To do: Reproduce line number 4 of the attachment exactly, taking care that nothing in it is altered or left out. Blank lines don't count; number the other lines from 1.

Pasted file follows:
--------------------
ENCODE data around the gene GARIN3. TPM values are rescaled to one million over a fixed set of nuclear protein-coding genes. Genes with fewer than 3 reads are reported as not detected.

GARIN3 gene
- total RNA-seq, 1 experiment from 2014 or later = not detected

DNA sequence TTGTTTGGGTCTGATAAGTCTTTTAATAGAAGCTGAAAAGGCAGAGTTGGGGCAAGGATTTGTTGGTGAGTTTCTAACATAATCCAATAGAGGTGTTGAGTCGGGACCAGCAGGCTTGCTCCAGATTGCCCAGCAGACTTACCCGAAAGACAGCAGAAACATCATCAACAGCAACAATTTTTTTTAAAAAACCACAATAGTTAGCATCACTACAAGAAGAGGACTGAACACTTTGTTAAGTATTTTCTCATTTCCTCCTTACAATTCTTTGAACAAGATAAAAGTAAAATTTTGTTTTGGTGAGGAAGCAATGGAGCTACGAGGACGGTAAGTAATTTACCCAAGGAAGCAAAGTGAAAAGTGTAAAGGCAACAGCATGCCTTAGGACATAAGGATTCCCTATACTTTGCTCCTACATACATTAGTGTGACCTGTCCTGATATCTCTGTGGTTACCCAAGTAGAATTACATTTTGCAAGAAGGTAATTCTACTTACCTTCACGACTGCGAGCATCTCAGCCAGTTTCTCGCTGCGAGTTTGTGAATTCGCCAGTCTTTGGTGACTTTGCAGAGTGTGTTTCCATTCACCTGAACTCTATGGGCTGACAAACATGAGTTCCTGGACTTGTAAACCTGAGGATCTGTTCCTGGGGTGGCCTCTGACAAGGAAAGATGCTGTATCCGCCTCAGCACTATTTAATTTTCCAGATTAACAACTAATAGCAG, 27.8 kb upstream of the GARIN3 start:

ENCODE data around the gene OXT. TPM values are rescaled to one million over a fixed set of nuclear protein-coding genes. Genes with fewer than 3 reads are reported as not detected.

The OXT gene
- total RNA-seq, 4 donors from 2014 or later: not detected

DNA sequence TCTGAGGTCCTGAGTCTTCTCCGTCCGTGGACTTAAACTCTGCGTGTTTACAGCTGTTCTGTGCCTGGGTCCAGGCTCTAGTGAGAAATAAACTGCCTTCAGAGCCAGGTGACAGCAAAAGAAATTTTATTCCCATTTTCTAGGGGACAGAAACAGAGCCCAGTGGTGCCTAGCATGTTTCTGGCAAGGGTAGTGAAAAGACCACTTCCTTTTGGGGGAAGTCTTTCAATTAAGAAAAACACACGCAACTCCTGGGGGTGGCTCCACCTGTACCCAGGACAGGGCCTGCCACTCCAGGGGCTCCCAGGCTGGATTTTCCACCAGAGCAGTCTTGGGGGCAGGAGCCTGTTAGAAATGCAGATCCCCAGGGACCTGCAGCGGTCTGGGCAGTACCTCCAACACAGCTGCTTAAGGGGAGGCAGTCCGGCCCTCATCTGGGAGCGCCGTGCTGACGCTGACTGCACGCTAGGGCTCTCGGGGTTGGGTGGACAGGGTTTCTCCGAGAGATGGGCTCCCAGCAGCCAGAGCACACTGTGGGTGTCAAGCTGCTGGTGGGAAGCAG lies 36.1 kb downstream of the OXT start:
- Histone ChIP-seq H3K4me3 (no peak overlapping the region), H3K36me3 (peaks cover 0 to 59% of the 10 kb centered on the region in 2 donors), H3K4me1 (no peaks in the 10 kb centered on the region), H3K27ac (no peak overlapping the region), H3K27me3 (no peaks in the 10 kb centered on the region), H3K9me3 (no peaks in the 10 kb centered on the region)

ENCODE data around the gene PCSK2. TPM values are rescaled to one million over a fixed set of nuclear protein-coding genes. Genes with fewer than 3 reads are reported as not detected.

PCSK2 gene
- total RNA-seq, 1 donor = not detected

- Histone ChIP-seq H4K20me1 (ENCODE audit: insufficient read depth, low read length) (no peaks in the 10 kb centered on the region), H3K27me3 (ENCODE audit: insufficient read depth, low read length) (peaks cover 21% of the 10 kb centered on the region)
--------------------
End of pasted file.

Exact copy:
DNA sequence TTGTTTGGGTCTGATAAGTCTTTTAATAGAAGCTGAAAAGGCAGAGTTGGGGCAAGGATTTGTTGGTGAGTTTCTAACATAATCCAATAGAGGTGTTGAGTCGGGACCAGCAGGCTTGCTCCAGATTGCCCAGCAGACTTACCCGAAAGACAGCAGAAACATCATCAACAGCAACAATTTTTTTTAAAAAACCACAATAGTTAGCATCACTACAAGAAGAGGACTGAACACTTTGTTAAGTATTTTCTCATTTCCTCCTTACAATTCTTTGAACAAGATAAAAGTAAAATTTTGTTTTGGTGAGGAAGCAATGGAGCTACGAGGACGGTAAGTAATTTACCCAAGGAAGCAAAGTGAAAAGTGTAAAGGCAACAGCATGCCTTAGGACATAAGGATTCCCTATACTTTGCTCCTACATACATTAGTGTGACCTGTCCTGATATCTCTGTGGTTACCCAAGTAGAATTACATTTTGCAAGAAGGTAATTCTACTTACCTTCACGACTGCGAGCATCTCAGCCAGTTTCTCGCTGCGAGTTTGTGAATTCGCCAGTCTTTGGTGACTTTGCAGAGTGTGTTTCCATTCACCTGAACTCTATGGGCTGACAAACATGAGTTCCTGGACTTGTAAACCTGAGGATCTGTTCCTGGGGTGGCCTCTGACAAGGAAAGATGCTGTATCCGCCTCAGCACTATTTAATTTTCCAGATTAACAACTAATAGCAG, 27.8 kb upstream of the GARIN3 start: